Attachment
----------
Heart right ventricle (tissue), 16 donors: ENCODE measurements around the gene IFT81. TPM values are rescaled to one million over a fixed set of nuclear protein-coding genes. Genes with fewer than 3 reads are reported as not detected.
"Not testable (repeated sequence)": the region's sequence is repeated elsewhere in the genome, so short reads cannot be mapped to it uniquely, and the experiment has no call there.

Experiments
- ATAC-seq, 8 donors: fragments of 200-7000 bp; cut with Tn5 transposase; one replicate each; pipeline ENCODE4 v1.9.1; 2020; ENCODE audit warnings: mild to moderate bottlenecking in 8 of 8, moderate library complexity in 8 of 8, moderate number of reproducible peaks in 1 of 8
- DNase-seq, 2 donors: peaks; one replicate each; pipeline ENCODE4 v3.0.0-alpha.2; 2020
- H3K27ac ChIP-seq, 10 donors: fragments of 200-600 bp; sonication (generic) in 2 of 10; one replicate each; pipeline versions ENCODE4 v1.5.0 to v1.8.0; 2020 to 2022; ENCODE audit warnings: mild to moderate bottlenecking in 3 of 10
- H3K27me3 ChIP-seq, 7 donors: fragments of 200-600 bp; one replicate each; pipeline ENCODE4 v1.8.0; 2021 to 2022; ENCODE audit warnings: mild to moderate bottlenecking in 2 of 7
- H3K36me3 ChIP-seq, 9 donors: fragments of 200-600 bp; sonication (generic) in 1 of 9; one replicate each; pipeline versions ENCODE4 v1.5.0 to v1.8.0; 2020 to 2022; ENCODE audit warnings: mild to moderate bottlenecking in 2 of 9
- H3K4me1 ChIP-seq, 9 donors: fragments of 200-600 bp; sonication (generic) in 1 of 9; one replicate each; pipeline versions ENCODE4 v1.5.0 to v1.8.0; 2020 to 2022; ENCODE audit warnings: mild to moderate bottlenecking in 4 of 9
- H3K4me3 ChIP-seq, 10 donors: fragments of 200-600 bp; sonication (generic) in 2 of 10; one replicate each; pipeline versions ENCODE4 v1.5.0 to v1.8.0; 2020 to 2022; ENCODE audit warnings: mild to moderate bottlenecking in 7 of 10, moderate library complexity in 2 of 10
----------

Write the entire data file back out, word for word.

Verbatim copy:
Heart right ventricle (tissue), 16 donors: ENCODE measurements around the gene IFT81. TPM values are rescaled to one million over a fixed set of nuclear protein-coding genes. Genes with fewer than 3 reads are reported as not detected.
"Not testable (repeated sequence)": the region's sequence is repeated elsewhere in the genome, so short reads cannot be mapped to it uniquely, and the experiment has no call there.

Experiments
- ATAC-seq, 8 donors: fragments of 200-7000 bp; cut with Tn5 transposase; one replicate each; pipeline ENCODE4 v1.9.1; 2020; ENCODE audit warnings: mild to moderate bottlenecking in 8 of 8, moderate library complexity in 8 of 8, moderate number of reproducible peaks in 1 of 8
- DNase-seq, 2 donors: peaks; one replicate each; pipeline ENCODE4 v3.0.0-alpha.2; 2020
- H3K27ac ChIP-seq, 10 donors: fragments of 200-600 bp; sonication (generic) in 2 of 10; one replicate each; pipeline versions ENCODE4 v1.5.0 to v1.8.0; 2020 to 2022; ENCODE audit warnings: mild to moderate bottlenecking in 3 of 10
- H3K27me3 ChIP-seq, 7 donors: fragments of 200-600 bp; one replicate each; pipeline ENCODE4 v1.8.0; 2021 to 2022; ENCODE audit warnings: mild to moderate bottlenecking in 2 of 7
- H3K36me3 ChIP-seq, 9 donors: fragments of 200-600 bp; sonication (generic) in 1 of 9; one replicate each; pipeline versions ENCODE4 v1.5.0 to v1.8.0; 2020 to 2022; ENCODE audit warnings: mild to moderate bottlenecking in 2 of 9
- H3K4me1 ChIP-seq, 9 donors: fragments of 200-600 bp; sonication (generic) in 1 of 9; one replicate each; pipeline versions ENCODE4 v1.5.0 to v1.8.0; 2020 to 2022; ENCODE audit warnings: mild to moderate bottlenecking in 4 of 9
- H3K4me3 ChIP-seq, 10 donors: fragments of 200-600 bp; sonication (generic) in 2 of 10; one replicate each; pipeline versions ENCODE4 v1.5.0 to v1.8.0; 2020 to 2022; ENCODE audit warnings: mild to moderate bottlenecking in 7 of 10, moderate library complexity in 2 of 10